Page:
Weaknesses: One of the major worries for the South Africans is the form of their skipper Graeme Smith. He has looked totally scratch even as the other around him have gone around scoring merrily. Someday or the other the in-form batsmen are bound to have a bad day, like the one against England and if Smith doesn’t rise up to the occasion then they could be in deep trouble. Also, they have a tendency to struggle against slow bowling and if New Zealand can find a way out here, they could have an opening into the game.
Opposition: It is a given that the Kiwis are less talent of the two sides. However, they are still capable of making up somewhat given their battle-hardened nature. The Proteas thus shouldn’t be overaggressive or the move could backfire.
Threats: Although South Africa managed to chase down India’s big total, they haven’t been completely ridden of the chokers’ tag. It is something that mentally may still weigh heavily on them. And this is one aspect where South Africa can be put under pressure if the Kiwis are good enough to do so.
Strengths: Having limited ability, the positives of this New Zealand side are also bounded. Still, they can be used to deadly effect as was evident against Pakistan. Think of the game against Pakistan and Ross Taylor’s destruction immediately comes to mind. The immensely talented stroke maker could put all the Proteas’ plans to nought if he comes of. Further, in Brendon McCullum and Martin Guptill they have two men who have hit form at the right time. Of course, most of their big knocks have come against lesser sides, but that is no discredit to them. Also , there is no doubting their ability as well. The Kiwis don’t lack in all-round talent too. In Jacob Oram and Scott Styris they have two class batsmen who can also do a reasonable job with the ball.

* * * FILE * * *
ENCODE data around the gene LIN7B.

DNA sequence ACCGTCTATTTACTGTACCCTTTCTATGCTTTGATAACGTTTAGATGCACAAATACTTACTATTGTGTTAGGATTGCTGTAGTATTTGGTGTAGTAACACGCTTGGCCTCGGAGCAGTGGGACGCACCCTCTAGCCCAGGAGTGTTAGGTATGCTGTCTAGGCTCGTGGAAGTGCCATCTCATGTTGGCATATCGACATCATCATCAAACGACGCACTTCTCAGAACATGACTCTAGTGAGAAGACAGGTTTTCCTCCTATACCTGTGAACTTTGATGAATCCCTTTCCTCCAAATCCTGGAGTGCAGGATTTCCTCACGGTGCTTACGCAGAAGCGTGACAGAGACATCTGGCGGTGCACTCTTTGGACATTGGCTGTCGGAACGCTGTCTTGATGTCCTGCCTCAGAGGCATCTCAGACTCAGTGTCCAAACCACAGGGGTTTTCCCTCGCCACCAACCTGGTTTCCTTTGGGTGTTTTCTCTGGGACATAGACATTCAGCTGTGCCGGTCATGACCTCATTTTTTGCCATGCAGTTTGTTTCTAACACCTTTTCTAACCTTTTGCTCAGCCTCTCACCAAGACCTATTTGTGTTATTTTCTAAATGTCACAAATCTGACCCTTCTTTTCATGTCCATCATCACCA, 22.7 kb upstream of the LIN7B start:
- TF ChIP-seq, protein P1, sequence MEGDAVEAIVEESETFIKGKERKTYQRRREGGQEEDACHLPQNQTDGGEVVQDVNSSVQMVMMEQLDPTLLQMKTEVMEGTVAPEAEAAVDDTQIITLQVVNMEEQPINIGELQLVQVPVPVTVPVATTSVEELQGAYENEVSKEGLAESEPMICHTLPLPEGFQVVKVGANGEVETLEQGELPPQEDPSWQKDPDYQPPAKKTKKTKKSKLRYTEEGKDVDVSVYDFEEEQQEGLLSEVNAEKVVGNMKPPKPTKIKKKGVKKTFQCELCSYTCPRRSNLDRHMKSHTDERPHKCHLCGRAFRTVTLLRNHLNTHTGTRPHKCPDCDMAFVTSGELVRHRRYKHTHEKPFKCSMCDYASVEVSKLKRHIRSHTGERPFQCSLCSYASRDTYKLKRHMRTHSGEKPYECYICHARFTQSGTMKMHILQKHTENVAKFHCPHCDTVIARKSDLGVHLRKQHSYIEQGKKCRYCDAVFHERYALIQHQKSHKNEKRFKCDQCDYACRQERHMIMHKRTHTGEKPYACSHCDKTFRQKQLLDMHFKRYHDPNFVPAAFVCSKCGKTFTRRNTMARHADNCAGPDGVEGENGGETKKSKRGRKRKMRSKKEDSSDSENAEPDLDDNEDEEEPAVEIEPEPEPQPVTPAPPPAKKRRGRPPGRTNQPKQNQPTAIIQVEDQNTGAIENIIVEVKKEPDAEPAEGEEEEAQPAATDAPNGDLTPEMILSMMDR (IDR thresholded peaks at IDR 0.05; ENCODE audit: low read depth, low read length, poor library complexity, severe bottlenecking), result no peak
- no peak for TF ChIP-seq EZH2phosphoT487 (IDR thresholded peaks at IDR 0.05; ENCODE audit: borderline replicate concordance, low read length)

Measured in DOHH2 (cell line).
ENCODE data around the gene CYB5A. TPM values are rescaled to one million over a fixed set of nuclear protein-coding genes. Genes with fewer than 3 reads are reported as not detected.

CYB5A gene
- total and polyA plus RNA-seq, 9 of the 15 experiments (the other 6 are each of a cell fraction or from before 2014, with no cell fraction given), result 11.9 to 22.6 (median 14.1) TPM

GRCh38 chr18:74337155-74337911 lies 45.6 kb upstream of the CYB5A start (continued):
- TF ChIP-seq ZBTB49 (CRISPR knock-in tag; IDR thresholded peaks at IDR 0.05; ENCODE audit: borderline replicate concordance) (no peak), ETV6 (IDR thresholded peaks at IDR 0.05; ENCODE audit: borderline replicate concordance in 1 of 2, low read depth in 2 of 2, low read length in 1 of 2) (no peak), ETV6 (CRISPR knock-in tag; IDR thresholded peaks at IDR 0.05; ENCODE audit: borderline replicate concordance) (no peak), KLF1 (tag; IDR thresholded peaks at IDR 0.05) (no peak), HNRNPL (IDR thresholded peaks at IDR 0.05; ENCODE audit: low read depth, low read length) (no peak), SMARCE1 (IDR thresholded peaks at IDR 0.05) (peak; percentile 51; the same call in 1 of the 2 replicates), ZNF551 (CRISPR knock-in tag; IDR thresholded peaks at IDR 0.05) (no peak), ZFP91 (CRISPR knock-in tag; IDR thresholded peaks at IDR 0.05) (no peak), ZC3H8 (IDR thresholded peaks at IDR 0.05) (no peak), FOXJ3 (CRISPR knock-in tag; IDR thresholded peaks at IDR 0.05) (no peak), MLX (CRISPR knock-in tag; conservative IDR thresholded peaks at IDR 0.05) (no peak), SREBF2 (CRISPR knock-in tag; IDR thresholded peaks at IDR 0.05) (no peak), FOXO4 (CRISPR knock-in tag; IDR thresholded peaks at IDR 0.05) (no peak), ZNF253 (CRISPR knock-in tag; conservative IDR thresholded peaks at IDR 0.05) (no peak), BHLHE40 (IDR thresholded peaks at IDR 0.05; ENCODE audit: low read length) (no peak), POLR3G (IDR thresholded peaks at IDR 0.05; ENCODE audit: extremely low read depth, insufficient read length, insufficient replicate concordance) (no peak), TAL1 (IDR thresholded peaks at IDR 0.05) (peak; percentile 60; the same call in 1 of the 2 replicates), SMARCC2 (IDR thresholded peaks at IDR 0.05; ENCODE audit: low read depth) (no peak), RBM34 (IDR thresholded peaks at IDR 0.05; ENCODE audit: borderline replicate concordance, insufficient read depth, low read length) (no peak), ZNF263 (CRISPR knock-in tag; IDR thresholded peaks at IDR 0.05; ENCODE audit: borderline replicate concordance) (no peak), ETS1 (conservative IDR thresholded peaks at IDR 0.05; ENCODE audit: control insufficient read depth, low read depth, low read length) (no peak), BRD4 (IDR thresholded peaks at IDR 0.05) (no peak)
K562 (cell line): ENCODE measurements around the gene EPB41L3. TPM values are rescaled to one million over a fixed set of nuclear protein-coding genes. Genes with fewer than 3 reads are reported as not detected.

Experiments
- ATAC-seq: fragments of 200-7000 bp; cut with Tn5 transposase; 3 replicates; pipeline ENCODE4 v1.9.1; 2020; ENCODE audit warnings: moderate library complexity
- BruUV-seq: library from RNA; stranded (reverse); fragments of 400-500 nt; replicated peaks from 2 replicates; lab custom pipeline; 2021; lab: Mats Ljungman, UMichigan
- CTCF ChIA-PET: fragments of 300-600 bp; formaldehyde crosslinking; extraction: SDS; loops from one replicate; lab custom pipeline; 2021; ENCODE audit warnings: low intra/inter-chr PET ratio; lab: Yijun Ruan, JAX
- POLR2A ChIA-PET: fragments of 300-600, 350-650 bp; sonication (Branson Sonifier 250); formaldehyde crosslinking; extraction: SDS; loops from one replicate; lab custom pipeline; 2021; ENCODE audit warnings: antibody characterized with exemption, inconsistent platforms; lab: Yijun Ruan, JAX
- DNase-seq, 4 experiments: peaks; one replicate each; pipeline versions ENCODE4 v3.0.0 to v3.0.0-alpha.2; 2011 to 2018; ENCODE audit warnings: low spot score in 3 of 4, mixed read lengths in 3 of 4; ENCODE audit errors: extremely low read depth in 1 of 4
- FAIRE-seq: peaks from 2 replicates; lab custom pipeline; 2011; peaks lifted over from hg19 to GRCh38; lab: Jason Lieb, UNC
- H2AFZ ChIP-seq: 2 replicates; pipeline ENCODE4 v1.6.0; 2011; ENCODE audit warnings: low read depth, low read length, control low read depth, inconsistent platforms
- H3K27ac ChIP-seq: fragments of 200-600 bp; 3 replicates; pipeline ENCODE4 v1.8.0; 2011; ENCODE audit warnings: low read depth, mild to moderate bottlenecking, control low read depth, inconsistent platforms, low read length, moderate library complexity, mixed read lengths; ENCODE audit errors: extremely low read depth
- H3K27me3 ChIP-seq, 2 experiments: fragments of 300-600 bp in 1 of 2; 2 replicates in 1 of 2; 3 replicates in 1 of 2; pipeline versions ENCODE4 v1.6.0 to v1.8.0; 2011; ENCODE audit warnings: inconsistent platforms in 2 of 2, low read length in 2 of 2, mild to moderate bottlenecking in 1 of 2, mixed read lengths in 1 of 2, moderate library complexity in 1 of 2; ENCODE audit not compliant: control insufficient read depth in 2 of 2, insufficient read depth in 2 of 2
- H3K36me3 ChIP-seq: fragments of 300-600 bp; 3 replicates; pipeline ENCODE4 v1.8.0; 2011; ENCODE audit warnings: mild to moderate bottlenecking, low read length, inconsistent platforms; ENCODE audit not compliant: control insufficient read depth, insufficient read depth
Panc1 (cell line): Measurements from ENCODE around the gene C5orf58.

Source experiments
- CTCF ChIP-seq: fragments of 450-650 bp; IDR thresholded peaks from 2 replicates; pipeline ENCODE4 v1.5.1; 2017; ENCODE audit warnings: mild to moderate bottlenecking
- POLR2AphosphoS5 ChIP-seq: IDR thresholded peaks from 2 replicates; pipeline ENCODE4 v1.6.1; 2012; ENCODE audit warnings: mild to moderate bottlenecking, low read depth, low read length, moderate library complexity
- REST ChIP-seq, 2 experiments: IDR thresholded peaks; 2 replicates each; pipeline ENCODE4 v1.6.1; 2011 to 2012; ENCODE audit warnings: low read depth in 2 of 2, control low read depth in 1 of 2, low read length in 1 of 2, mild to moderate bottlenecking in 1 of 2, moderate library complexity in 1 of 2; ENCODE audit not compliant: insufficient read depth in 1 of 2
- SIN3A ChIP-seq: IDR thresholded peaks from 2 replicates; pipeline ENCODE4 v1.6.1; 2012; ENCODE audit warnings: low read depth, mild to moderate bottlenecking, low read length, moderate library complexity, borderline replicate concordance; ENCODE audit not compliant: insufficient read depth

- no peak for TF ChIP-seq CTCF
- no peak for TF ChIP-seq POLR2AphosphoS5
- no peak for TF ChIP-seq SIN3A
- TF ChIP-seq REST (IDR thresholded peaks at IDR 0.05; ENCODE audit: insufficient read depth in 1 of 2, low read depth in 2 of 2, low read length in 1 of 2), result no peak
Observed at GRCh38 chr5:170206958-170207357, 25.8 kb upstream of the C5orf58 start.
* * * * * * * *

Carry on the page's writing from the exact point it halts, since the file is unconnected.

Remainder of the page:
It doesn’t even need to be mentioned that, If fit, Daniel Vettori could be the trump card for the Kiwis considering the conditions, which should suit his style of bowling. Finally, there are two aspects that give the New Zealanders a slight edge if one can say so. The Kiwis haven’t lost to South Africa in the World Cup since 1999 and, as Hamish Bennett’s replacement in the event pointed out, they have made it to the World Cup semis on as many as five occasions.
Weaknesses: The Kiwis are mentally strong no doubt, but at times outrageous talent can outshine mental aptitude. This explains why the Kiwis have never made it past the semis. In 1992, Inzamam-ul-Haq blasted them out when it seemed they would easily make it to the summit clash. In 1999, too Pakistan were too good for them. And so, it could all depend on how badly South Africa want to win and amount of ruthlessness in their game.
Opposition: South Africa just look much more superior and well-balanced on paper. And if they perform to potential, the Kiwis won’t be able to do much despite their best efforts.
Threats: New Zealand haven’t been having a good time of late on the subcontinent. They were blanked by both Bangladesh and India. If a few things go wrong, the haunting memories could be back as well.